On Colorado’s Front Range, Fracking Questions Loom Large

Weld County, Colo., is one of the most drilled counties in the country, with almost 20,000 wells. Ninety percent of new wells in the state are fracked.
National Journal
Amy Harder
Nov. 18, 2013, 1:56 p.m.

FORT COLLINS, Colo. — Can frack­ing be done safely?

Kelly Gid­dens, a Fort Collins res­id­ent who earli­er this month led a suc­cess­ful cam­paign to place a morator­i­um on frack­ing with­in city lim­its, paused be­fore she answered the ques­tion.

“I don’t know,” she said while await­ing the elec­tion res­ults at a bar in Fort Collins, Col­or­ado’s fourth-largest city at 150,000 people. “I’m really con­cerned about well cas­ing so deep un­der­ground. I don’t know if they can get that right. But I do have faith in the in­genu­ity of Amer­ic­an minds and en­gin­eers and their abil­ity to solve prob­lems.”

A few feet away and a few minutes later, Sam Scha­back­er, the Moun­tain West re­gion­al dir­ect­or for Food and Wa­ter Watch, a na­tion­al con­sumer and en­vir­on­ment­al group, answered the ques­tion this way:

“We be­lieve frack­ing is fun­da­ment­ally dan­ger­ous and un­safe,” said Scha­back­er, whose or­gan­iz­a­tion is among nu­mer­ous na­tion­al groups push­ing for a na­tion­wide ban through loc­al and state elec­tions. “There is no way to con­trol it.”

The loc­al res­id­ent doesn’t know wheth­er frack­ing is safe and is afraid of the un­known, and the na­tion­al en­vir­on­ment­al or­gan­izer is con­vinced it can­not be safe. That, in a nut­shell, ex­plains the two-tiered op­pos­i­tion to frack­ing, an ex­trac­tion tech­nique that’s been used for dec­ades but in re­cent years has fueled the U.S. oil and nat­ur­al-gas boom and has come to en­com­pass all the be­ne­fits and risks that come along with it, es­pe­cially glob­al warm­ing.

Gid­dens said she pushed for a morator­i­um on frack­ing in Fort Collins out of con­cern for its im­pacts on the loc­al en­vir­on­ment, in­clud­ing air and ground­wa­ter.

The state is work­ing on a study, to be com­pleted by mid-2016, of how frack­ing could im­pact pub­lic health. When asked if she could sup­port frack­ing if it was done safely, Gid­dens re­spon­ded, “That’s hard for me to an­swer right now. I’d like to see what the re­com­mend­a­tions are [from the study]: Here are our res­ults and we re­com­mend you do this and that.”

Scha­back­er’s group is will­ing to ac­cept tem­por­ary morator­i­ums so com­munit­ies can spend time learn­ing about the po­ten­tial im­pacts — and so na­tion­al or­gan­izers can drive more op­pos­i­tion to fossil-fuel de­vel­op­ment out­right. En­ergy com­pan­ies op­pose any type of morator­i­um, even a tem­por­ary one, since that would very likely be a gate­way to a per­man­ent ban.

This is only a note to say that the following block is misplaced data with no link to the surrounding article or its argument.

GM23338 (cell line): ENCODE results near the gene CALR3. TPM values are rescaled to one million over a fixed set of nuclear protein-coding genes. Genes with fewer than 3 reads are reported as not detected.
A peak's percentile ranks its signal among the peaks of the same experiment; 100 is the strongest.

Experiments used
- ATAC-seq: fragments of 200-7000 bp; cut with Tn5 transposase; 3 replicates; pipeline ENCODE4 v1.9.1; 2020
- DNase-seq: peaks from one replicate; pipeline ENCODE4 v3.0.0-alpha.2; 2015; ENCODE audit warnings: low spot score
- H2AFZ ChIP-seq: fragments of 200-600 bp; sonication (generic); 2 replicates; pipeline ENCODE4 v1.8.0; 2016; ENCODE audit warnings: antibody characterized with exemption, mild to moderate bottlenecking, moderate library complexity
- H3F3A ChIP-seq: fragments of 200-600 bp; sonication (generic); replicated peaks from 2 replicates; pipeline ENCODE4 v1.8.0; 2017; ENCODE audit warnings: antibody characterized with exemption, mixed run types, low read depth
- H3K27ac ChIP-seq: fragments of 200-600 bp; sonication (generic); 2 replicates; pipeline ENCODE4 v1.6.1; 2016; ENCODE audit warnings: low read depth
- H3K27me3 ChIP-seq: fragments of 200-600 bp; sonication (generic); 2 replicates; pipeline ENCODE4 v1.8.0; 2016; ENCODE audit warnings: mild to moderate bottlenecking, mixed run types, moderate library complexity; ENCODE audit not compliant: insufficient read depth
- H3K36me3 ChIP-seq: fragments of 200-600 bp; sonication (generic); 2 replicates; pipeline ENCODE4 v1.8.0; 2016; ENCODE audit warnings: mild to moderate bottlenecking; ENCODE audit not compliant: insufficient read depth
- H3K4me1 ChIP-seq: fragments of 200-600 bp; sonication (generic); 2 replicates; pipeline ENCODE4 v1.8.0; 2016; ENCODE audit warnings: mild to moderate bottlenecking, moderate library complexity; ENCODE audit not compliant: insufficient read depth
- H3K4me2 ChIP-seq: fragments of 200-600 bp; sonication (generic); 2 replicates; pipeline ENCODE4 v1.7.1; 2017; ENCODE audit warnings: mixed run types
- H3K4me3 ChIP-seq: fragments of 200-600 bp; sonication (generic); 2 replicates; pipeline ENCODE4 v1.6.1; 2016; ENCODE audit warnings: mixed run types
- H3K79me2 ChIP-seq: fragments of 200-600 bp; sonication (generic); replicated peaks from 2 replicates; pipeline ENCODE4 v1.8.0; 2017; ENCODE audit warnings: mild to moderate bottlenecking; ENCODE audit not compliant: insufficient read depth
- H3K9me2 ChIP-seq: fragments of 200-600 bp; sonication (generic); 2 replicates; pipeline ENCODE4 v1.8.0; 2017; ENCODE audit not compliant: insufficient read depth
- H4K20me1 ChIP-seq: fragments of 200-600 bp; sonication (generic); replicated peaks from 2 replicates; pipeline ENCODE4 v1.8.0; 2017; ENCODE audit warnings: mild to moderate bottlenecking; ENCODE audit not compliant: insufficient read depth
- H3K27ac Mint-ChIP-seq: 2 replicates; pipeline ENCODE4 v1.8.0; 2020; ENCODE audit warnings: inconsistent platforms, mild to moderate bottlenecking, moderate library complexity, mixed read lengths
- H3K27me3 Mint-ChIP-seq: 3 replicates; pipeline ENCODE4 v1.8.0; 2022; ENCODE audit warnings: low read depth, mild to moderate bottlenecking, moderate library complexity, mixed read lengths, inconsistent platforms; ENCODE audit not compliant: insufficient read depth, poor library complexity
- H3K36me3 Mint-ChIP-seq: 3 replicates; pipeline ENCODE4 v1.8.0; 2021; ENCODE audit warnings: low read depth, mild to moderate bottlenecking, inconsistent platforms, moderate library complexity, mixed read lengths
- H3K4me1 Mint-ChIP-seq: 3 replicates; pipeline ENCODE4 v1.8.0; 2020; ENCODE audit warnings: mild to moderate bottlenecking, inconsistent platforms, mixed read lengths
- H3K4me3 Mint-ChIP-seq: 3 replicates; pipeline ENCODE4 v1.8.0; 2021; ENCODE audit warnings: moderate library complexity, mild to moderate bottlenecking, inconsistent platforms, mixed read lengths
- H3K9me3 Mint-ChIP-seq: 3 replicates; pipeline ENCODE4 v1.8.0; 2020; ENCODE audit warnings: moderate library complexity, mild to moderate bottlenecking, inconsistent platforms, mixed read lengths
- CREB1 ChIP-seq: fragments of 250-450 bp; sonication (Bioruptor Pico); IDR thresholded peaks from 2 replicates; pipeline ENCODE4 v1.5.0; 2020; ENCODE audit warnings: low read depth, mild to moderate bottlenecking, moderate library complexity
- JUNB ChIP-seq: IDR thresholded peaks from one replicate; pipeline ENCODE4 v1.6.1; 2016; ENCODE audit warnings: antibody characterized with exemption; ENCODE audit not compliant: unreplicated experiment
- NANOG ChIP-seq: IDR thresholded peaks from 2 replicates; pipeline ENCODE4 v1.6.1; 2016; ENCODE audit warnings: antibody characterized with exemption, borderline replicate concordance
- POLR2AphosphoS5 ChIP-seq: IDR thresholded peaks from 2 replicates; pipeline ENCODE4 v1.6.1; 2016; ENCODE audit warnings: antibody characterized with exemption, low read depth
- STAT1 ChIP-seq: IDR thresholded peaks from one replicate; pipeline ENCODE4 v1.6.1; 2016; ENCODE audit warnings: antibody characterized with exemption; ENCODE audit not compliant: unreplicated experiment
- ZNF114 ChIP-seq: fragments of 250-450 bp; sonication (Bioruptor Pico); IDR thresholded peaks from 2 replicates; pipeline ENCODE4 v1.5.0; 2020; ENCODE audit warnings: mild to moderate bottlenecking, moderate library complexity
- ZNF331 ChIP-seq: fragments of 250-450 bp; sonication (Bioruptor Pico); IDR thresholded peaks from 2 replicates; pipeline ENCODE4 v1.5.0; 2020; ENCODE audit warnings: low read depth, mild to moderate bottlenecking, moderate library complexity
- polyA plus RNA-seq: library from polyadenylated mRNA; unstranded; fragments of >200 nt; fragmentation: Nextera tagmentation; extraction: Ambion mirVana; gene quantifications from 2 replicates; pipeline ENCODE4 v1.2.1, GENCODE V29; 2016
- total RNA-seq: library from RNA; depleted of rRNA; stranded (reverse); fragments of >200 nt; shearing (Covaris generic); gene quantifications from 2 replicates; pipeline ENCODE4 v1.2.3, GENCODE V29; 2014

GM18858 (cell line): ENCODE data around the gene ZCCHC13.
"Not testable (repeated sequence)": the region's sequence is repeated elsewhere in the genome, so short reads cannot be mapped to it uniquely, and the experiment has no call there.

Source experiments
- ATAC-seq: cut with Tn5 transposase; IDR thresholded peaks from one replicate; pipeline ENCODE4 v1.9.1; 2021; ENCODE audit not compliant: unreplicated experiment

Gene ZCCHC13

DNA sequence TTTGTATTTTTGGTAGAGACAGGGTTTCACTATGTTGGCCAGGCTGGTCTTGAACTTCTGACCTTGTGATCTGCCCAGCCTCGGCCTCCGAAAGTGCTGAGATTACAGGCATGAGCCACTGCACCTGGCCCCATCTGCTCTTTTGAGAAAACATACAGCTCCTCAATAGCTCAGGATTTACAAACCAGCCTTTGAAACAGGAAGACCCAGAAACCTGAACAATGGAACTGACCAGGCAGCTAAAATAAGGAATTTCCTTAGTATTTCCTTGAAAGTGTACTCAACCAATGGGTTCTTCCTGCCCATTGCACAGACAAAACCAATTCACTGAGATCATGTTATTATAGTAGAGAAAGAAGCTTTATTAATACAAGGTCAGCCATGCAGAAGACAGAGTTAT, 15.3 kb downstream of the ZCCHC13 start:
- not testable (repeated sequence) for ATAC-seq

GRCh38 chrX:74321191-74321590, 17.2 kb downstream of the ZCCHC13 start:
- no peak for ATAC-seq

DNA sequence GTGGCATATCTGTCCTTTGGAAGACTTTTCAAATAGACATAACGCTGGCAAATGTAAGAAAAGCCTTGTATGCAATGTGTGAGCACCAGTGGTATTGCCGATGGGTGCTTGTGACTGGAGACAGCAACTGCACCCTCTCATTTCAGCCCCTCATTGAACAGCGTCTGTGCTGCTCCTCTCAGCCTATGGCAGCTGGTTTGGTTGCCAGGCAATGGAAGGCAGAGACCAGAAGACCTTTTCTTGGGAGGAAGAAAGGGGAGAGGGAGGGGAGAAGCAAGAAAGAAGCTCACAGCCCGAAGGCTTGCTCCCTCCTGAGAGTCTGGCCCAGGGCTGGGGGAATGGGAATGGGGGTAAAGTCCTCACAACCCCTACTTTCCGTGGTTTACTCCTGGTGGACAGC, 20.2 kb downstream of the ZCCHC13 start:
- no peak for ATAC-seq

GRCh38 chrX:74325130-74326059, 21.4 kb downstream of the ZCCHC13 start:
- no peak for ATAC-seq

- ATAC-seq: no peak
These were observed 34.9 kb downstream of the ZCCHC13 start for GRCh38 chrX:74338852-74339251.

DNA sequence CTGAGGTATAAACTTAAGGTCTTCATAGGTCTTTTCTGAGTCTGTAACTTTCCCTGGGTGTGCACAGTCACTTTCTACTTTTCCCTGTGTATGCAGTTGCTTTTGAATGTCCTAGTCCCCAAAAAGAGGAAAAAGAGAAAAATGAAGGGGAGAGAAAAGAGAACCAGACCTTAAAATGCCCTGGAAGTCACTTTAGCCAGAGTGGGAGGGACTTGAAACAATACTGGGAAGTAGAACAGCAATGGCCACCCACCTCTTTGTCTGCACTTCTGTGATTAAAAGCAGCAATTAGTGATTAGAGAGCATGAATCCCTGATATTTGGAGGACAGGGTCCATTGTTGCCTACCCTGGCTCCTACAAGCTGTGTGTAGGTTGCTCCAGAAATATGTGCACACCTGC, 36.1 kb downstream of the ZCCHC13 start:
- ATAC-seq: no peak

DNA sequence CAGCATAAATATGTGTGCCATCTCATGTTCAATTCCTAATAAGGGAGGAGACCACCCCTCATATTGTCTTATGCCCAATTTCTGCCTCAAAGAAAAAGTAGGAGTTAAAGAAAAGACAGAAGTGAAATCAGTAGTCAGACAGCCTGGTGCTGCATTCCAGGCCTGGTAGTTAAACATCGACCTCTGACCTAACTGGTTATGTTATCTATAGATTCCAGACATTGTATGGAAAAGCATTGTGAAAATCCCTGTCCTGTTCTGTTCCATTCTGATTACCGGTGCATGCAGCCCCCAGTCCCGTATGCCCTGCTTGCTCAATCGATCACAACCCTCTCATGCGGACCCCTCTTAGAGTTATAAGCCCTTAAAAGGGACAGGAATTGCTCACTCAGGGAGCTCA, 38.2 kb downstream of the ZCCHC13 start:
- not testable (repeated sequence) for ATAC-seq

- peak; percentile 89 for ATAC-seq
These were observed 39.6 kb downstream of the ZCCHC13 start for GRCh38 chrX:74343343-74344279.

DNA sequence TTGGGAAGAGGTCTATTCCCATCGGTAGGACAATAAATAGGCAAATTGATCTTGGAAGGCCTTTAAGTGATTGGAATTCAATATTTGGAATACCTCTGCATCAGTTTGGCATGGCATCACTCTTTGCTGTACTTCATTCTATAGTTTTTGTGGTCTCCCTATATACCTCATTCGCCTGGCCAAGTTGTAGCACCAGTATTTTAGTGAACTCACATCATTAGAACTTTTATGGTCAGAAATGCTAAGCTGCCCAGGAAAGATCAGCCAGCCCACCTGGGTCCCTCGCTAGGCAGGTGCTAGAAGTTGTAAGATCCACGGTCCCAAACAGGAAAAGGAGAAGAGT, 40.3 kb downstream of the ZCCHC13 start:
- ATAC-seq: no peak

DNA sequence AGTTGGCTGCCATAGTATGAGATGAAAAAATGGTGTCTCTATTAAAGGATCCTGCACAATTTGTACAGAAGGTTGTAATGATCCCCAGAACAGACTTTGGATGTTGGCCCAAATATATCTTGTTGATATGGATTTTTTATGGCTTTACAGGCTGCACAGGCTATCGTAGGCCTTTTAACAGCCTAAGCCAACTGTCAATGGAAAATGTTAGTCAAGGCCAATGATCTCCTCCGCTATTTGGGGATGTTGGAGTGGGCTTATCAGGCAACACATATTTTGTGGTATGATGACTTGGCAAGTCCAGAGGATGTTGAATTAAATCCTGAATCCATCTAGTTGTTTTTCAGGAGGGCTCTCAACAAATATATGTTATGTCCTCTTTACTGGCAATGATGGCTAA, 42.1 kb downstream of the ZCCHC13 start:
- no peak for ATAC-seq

Oil and nat­ur­al-gas com­pan­ies, buoyed by re­li­ably high oil prices and dec­ades-old prop­erty laws that al­low them to drill even next door to homes and schools, are ramp­ing up pro­duc­tion throughout Col­or­ado’s sub­urb­an Front Range and try­ing — so far with lim­ited suc­cess — to con­vince res­id­ents they can drill safely. The state has more than doubled its oil pro­duc­tion and in­creased its gas pro­duc­tion by 30 per­cent since 2005.

Shane Dav­is, a self-de­scribed “fract­iv­ist” whose full-time job is to mo­bil­ize people against frack­ing — and oil and gas drilling writ large — fo­cuses mainly on the pub­lic-health and en­vir­on­ment­al con­cerns. Ul­ti­mately, though, he is fight­ing to end fossil-fuel pro­duc­tion al­to­geth­er.

“Fract­iv­ism around hy­draul­ic frac­tur­ing is so crit­ic­al, and it’s mov­ing at a really fast pace,” Dav­is said. “We know it con­trib­utes to cli­mate change. Cli­mate change was yes­ter­day. We’re in a cli­mate crisis now.”

There is an­oth­er big con­cern, too, bey­ond the en­vir­on­ment­al ef­fects of frack­ing: in­dustry’s en­croach­ment in­to com­munit­ies. It is es­sen­tially an is­sue of prop­erty rights, but it is com­plic­ated by lay­ers of loc­al and state laws.

“The biggest con­cern in my dis­trict is that it’s com­ing in­to people’s yards without people’s per­mis­sions,” said Rep. Jared Pol­is, D-Colo., who rep­res­ents the dis­trict that in­cludes Fort Collins and three oth­er cit­ies that re­cently voted to lim­it frack­ing.

The an­swer to the ques­tion — Is frack­ing safe? — is an open one when asked throughout Col­or­ado’s Front Range. But among top state of­fi­cials and lead­ers of Pres­id­ent Obama’s ad­min­is­tra­tion, the an­swer ap­pears to be an un­equi­voc­al yes.

En­vir­on­ment­al Pro­tec­tion Agency Ad­min­is­trat­or Gina Mc­Carthy, En­ergy Sec­ret­ary Ern­est Mon­iz, and In­teri­or Sec­ret­ary Sally Jew­ell have all in­dic­ated in re­cent months that frack­ing can be and is be­ing done safely. But that mes­sage is not res­on­at­ing in places such as Fort Collins, which doesn’t have much oil and gas de­vel­op­ment now but still has many wor­ries.

“I think the dia­logue is con­fused, and it’s not well-in­formed,” Jew­ell said at an event in San Fran­cisco earli­er this month, ac­cord­ing to En­vir­on­ment & En­ergy Daily. “It’s part of the in­dustry’s job to make sure that the pub­lic un­der­stands what it is, how it’s done, and why it’s safe.”

Mike King, ex­ec­ut­ive dir­ect­or of the Col­or­ado Nat­ur­al Re­sources De­part­ment, said the in­dustry has a good track re­cord of work­ing with com­munit­ies, but the volume of op­pos­i­tion now is great­er than in the past.

“Where in­dustry has had an op­por­tun­ity to par­ti­cip­ate as cor­por­ate cit­izens, in­ev­it­ably and without ex­cep­tion those com­munit­ies have come to ac­cept be­ne­fits of those activ­it­ies along with the im­pacts,” King said. “The vast ma­jor­ity of people un­der­stand that we all use en­ergy. And it’s something that we have to get our arms around, and when it comes to en­ergy, there is no free lunch.”

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